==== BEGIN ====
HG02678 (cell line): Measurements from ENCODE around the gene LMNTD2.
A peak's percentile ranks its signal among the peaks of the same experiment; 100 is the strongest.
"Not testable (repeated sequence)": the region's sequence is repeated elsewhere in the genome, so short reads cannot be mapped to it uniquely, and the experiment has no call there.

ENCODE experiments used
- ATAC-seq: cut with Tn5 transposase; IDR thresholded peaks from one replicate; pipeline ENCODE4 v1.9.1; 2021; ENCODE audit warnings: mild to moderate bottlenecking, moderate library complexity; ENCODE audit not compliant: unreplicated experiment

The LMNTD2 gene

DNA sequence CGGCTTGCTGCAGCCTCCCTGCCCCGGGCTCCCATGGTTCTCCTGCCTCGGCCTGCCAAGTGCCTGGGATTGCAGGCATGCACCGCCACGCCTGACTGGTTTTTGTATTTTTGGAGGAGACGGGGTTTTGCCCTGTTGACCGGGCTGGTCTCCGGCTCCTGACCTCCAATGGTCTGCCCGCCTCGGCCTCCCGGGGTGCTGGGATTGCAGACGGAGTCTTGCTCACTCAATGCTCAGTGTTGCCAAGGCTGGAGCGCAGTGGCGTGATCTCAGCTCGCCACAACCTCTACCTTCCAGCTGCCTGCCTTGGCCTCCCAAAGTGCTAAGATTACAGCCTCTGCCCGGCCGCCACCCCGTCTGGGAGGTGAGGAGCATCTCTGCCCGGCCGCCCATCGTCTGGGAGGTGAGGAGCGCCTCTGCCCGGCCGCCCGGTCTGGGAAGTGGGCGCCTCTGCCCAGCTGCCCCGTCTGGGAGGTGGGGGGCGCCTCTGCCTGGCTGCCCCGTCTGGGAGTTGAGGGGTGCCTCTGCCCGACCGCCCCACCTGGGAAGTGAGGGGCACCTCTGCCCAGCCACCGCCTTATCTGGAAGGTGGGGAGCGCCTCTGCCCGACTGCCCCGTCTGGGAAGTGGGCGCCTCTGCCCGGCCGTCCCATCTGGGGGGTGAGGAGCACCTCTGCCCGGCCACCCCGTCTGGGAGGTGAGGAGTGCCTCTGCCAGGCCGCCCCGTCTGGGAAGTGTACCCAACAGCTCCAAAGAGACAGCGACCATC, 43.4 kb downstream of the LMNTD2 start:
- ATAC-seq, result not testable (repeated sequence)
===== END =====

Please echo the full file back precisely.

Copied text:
HG02678 (cell line): Measurements from ENCODE around the gene LMNTD2.
A peak's percentile ranks its signal among the peaks of the same experiment; 100 is the strongest.
"Not testable (repeated sequence)": the region's sequence is repeated elsewhere in the genome, so short reads cannot be mapped to it uniquely, and the experiment has no call there.

ENCODE experiments used
- ATAC-seq: cut with Tn5 transposase; IDR thresholded peaks from one replicate; pipeline ENCODE4 v1.9.1; 2021; ENCODE audit warnings: mild to moderate bottlenecking, moderate library complexity; ENCODE audit not compliant: unreplicated experiment

The LMNTD2 gene

DNA sequence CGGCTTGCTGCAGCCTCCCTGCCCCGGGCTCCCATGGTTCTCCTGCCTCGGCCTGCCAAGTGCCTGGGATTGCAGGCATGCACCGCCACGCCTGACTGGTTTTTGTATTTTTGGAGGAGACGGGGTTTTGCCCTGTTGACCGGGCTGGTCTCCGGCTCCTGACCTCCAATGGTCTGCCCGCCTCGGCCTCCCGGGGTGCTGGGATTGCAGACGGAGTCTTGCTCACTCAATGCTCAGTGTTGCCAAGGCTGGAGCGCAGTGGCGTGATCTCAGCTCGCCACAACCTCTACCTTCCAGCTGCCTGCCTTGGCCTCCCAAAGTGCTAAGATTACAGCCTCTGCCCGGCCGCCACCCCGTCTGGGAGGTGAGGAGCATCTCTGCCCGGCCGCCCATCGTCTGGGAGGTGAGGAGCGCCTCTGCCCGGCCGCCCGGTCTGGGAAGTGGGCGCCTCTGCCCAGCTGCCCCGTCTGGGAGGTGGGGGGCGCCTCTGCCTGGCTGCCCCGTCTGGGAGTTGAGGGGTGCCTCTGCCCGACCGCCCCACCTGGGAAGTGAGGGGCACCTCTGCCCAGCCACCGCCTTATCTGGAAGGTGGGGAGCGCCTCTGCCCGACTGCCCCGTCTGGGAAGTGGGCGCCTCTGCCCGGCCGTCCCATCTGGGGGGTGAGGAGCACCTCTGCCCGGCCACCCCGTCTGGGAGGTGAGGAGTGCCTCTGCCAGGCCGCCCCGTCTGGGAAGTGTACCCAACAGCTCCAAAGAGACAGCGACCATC, 43.4 kb downstream of the LMNTD2 start:
- ATAC-seq, result not testable (repeated sequence)